As mentioned above, the arrival angle of the reflected continuous wave signals is restricted and typically is in the range of plus or minus 20 degrees from the antenna array bore sight. For clutter induced signals, the maximum Doppler shift corresponding to this range (ignoring c2) can be expressed as follows:
maxfd =(1/λ)| R|sin(20°)(18)
For purposes of estimating the linear function intercept b, the Doppler shift is restricted to ±max fd. In the system of the present invention, as will be explained below, the input signals on each antenna element are sampled in the time domain to produce a sequence of amplitude values at each antenna element. These values are then converted to the frequency domain by a suitable transform, such as a discrete Fourier transform (DFT). As a result of this transformation to the frequency domain, a pair of values representing amplitude and phase at each incrementally spaced frequency point within specified frequency limits are obtained. These incremental frequency points are referred to as bins. For each frequency bin within the restriction, fc ±max fd, the Doppler shift fd is computed and the corresponding phase difference Δφ between the antennas 19 and 21 are computed. This results in a set of values of Δφ1 through Δφn, one value of Δφ for each frequency bin and a set of values of fd1 through fdn, one value of fd being computed for each frequency bin in the range fc ±max fd. The value x is then defined as follows:
In equation (19), the phase difference Δφ is in the interval ±π radians, whereas the expression afd is unconstrained. Accordingly, multiples of 2π are added to x so that x is also in the interval ±π. This computation results in a series of values of x1 through xn, one for each frequency bin in the range of fc ±max fd. A measurement model for the clutter line on intercept b is then defined as follows:
in which υ is assumed to be Gaussion noise. The set of all the measurements of the clutter line intercept b according to Equation (20) may be expressed in matrix form as the following overdetermined liner system: ##EQU7## The minimum unbiased estimator of the clutter line on intercept b is the sample mean expressed as follows: ##EQU8## The clutter line residual r is then defined as follows:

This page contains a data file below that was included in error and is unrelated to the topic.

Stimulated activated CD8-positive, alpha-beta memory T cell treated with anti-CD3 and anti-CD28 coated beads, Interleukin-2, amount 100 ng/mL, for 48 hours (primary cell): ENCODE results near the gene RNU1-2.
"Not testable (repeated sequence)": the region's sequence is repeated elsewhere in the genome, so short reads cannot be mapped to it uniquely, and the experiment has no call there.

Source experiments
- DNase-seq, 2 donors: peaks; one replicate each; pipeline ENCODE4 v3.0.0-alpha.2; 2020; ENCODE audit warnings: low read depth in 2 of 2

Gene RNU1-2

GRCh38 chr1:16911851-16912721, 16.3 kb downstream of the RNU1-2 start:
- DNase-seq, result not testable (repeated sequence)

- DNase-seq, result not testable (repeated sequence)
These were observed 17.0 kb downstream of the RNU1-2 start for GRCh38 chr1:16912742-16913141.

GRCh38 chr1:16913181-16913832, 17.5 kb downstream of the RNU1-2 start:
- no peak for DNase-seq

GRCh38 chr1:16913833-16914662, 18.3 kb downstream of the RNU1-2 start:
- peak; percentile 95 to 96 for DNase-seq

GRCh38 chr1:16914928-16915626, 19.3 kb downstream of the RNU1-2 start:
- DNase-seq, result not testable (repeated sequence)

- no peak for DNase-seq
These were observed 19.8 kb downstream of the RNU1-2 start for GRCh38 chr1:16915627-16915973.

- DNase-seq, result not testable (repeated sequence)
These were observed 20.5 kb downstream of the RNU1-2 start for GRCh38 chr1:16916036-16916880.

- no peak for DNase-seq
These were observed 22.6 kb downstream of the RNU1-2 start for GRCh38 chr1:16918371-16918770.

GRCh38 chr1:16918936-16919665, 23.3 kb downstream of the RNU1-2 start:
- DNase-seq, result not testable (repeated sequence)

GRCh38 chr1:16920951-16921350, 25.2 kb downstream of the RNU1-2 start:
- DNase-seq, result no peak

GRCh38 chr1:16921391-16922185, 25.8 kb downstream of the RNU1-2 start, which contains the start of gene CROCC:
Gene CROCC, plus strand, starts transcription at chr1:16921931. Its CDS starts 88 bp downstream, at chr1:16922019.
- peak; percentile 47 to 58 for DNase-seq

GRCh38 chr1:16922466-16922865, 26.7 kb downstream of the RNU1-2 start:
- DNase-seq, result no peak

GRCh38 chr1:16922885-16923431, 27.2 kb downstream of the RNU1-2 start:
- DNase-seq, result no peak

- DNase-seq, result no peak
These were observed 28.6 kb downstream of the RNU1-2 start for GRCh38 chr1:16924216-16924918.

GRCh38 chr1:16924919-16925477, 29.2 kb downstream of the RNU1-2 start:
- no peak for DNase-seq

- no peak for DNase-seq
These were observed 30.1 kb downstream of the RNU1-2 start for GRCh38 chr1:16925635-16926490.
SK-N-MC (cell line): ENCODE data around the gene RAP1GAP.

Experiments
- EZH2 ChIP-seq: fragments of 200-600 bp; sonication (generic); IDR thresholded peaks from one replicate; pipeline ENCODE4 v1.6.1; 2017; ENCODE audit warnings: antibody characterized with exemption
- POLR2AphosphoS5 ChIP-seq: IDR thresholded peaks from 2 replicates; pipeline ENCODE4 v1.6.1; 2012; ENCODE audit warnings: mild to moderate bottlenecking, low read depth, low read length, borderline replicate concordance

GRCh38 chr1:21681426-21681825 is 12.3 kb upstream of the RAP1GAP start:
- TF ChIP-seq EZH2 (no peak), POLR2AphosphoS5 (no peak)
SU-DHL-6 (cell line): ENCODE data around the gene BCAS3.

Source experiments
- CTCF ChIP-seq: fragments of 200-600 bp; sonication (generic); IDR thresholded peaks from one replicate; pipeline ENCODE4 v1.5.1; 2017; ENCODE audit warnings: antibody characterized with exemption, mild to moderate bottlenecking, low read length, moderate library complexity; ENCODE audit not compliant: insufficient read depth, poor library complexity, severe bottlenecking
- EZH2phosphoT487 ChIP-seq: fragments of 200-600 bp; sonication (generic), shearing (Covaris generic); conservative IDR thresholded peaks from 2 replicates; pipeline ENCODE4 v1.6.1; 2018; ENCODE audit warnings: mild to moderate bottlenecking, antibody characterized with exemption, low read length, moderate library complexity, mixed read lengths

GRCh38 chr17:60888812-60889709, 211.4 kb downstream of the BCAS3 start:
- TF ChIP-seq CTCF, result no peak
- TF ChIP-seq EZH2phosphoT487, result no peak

r=Δφ-afd -b (23)
In Equation (23), the phase difference Δφ is in the interval plus or minus n whereas the expression afd +b is unconstrained. Consequently, multiples of 2π are added to the residual r so that it is also in the interval plus or minus π. The standard deviation σ for all the clutter line residuals is then computed.
With the knowledge of the clutter line slope and the cutter line intercept, a clutter filter is applied to the frequency domain output of the discrete Fourier transform of the output signal from the antenna element 21. A frequency response of the clutter filter is described as follows:
H(f)=exp(-j(φa (f)+a(f-fc)+b)) (24)
In Equation (24), f is a frequency at given frequency bin, φa (f) represents the phase component of the corresponding signal at antenna 19 at each incremental frequency f and fc is the carrier frequency. By applying this frequency response to the frequency domain output of the discrete Fourier transform, the discrete Fourier transform output is multiplied by the expression of Equation (24) wherein the exponent of the expression of Equation (24) is added to the phase component of the frequency domain representation of the output from the antenna 21. Since for clutter signals, the phase component φb (f) of the output from antenna 21 is equal to φa (f)+(a) (f-fc)+b, the filter operation reduces the phase components in φb (f) to zero for clutter signals.